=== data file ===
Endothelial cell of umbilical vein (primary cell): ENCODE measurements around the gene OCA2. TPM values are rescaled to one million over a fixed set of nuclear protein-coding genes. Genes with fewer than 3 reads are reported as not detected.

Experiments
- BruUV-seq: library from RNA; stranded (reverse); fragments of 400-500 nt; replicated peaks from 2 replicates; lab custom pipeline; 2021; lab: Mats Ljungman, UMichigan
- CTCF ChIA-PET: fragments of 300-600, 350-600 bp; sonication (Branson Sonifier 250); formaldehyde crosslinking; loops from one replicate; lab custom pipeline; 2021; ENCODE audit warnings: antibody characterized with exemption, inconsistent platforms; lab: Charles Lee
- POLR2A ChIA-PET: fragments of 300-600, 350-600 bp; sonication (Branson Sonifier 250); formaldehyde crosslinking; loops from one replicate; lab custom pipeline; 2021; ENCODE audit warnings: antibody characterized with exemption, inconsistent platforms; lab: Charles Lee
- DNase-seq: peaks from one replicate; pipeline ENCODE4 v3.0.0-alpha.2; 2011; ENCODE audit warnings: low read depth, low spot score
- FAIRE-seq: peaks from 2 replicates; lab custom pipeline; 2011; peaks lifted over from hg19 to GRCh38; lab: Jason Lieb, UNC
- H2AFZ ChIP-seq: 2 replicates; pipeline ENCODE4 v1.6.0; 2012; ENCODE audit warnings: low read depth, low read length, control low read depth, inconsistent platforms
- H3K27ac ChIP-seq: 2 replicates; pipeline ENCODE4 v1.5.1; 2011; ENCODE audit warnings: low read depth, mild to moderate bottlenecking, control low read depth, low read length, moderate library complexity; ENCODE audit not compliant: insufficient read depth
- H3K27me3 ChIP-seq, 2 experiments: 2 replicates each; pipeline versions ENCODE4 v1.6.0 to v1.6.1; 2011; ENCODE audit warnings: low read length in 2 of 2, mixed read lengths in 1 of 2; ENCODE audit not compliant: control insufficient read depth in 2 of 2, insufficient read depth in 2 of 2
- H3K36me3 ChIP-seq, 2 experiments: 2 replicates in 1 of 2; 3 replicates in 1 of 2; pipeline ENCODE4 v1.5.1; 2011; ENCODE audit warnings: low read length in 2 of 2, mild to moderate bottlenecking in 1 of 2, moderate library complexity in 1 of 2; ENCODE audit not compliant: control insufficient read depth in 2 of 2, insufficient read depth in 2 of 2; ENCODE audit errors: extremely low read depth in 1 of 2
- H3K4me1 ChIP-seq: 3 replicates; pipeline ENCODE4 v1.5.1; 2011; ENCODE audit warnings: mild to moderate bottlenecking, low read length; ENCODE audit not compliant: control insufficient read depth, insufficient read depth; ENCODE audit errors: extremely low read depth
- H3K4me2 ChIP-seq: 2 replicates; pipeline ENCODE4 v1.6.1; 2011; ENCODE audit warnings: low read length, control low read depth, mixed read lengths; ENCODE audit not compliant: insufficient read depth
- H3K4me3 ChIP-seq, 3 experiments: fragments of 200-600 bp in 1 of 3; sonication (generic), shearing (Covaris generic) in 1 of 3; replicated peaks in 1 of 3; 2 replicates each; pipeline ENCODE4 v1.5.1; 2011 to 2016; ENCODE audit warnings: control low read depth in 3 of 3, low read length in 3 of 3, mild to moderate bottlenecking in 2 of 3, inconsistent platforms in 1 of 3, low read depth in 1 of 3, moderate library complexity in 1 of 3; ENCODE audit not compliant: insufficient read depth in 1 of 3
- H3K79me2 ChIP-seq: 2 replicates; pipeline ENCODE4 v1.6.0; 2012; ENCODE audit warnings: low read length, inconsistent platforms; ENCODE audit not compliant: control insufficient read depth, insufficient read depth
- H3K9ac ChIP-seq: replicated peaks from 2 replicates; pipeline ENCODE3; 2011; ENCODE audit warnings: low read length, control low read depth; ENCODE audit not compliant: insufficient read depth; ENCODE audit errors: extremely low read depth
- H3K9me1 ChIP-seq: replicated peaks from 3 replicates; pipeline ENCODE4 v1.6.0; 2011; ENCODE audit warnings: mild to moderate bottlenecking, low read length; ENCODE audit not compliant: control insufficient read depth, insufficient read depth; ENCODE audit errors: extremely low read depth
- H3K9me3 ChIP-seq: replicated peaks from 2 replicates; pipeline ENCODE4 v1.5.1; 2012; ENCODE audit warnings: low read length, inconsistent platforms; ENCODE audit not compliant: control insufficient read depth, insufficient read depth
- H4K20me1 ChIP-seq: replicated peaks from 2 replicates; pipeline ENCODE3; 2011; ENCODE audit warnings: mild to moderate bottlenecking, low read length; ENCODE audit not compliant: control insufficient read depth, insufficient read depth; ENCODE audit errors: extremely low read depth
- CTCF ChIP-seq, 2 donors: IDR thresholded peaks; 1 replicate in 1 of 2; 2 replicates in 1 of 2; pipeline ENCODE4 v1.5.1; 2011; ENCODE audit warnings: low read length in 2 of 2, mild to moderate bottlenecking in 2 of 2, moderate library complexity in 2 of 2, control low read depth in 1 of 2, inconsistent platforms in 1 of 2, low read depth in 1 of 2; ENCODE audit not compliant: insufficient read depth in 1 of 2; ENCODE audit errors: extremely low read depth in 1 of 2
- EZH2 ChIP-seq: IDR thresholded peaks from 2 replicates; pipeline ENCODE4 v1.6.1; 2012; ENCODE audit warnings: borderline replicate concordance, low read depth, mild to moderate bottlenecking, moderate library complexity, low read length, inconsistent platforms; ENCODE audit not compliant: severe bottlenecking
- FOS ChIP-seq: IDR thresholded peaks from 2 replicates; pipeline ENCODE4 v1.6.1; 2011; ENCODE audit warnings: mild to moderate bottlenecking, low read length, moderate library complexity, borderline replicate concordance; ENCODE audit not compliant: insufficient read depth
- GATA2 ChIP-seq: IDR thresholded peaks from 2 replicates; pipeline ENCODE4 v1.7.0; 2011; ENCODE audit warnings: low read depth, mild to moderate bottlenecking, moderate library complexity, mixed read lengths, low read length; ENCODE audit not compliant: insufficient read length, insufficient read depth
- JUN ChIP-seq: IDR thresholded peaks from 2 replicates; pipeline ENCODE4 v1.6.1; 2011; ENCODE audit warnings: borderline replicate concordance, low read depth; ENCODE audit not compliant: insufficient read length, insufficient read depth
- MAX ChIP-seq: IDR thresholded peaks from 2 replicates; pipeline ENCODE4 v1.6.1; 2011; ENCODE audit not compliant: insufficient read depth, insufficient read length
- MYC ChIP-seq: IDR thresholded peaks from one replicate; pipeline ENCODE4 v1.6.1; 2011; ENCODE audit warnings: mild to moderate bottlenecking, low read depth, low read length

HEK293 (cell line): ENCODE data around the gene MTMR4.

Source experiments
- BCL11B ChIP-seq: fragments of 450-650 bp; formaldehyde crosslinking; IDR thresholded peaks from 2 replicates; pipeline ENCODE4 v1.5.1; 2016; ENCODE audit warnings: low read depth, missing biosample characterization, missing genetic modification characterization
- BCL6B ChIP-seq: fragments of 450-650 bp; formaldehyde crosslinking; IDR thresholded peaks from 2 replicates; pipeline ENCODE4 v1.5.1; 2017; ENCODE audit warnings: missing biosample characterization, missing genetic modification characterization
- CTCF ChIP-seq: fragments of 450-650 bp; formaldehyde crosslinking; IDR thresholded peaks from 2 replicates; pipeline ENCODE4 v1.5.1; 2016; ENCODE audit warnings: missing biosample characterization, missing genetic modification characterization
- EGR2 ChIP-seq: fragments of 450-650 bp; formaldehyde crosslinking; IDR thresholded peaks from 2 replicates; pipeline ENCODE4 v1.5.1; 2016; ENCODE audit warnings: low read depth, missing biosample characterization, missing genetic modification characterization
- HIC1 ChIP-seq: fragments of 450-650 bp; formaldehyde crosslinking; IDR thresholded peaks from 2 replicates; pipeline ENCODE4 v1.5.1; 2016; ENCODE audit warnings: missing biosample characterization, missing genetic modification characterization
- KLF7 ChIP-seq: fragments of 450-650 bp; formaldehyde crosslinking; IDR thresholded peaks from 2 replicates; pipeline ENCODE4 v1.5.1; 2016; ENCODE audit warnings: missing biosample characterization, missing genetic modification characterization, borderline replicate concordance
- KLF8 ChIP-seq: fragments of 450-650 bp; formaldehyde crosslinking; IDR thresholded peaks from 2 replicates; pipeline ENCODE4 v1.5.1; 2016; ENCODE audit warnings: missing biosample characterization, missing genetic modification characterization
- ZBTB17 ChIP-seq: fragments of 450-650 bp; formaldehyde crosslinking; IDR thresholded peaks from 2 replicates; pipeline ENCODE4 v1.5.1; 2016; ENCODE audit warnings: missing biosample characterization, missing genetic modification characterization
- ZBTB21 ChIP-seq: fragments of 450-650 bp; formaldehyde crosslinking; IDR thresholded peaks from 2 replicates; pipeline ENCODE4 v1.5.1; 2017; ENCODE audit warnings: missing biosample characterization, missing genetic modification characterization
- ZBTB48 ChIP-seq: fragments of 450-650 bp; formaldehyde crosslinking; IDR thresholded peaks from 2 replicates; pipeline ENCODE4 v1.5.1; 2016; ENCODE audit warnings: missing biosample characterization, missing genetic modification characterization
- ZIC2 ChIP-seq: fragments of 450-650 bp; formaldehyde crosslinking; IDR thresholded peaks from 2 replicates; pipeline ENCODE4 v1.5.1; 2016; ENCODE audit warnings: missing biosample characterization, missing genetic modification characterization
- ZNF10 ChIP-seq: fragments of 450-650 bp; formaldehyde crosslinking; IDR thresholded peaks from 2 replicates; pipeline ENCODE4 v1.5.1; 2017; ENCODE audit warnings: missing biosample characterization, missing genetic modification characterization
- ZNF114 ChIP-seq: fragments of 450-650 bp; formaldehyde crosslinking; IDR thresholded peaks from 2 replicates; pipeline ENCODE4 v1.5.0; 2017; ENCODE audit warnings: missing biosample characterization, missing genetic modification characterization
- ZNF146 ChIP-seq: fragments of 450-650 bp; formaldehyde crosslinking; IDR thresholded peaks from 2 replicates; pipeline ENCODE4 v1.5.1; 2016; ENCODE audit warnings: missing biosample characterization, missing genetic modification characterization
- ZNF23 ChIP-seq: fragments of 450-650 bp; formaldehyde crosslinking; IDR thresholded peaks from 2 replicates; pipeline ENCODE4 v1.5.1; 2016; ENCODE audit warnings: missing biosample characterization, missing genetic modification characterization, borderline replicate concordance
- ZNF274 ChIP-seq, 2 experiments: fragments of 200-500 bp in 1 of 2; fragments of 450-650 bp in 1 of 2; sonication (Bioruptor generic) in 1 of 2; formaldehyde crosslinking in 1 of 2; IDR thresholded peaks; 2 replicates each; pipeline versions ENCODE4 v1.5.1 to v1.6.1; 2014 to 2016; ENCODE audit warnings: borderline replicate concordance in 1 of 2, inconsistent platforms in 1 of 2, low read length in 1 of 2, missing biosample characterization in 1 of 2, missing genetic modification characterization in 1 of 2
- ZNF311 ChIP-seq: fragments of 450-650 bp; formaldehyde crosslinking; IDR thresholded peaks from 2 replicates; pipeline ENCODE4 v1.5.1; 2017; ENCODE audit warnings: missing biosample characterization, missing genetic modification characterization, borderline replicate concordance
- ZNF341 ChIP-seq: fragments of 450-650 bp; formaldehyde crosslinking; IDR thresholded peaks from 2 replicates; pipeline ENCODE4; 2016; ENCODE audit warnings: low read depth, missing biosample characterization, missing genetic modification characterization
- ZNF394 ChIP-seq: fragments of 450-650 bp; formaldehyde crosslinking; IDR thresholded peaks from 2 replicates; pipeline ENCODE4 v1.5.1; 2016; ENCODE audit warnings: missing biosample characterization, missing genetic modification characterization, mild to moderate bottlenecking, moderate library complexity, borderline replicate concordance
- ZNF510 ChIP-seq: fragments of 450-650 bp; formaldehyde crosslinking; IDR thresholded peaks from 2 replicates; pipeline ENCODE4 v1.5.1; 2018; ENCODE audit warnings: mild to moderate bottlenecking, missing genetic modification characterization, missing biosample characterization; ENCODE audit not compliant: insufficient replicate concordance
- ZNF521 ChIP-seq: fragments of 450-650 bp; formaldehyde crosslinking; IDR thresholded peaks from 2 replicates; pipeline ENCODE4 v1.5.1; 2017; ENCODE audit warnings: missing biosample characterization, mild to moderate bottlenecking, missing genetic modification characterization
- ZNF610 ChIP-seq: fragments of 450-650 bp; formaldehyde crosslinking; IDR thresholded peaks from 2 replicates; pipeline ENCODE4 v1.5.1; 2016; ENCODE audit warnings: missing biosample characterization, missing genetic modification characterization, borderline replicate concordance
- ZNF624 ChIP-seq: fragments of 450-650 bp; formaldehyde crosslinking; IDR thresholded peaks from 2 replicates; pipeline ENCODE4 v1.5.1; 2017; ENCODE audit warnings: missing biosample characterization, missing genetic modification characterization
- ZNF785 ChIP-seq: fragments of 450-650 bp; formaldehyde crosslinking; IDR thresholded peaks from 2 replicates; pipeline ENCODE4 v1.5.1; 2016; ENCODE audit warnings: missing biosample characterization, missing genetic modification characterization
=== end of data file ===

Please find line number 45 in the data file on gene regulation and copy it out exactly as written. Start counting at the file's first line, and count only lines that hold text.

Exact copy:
- ZNF311 ChIP-seq: fragments of 450-650 bp; formaldehyde crosslinking; IDR thresholded peaks from 2 replicates; pipeline ENCODE4 v1.5.1; 2017; ENCODE audit warnings: missing biosample characterization, missing genetic modification characterization, borderline replicate concordance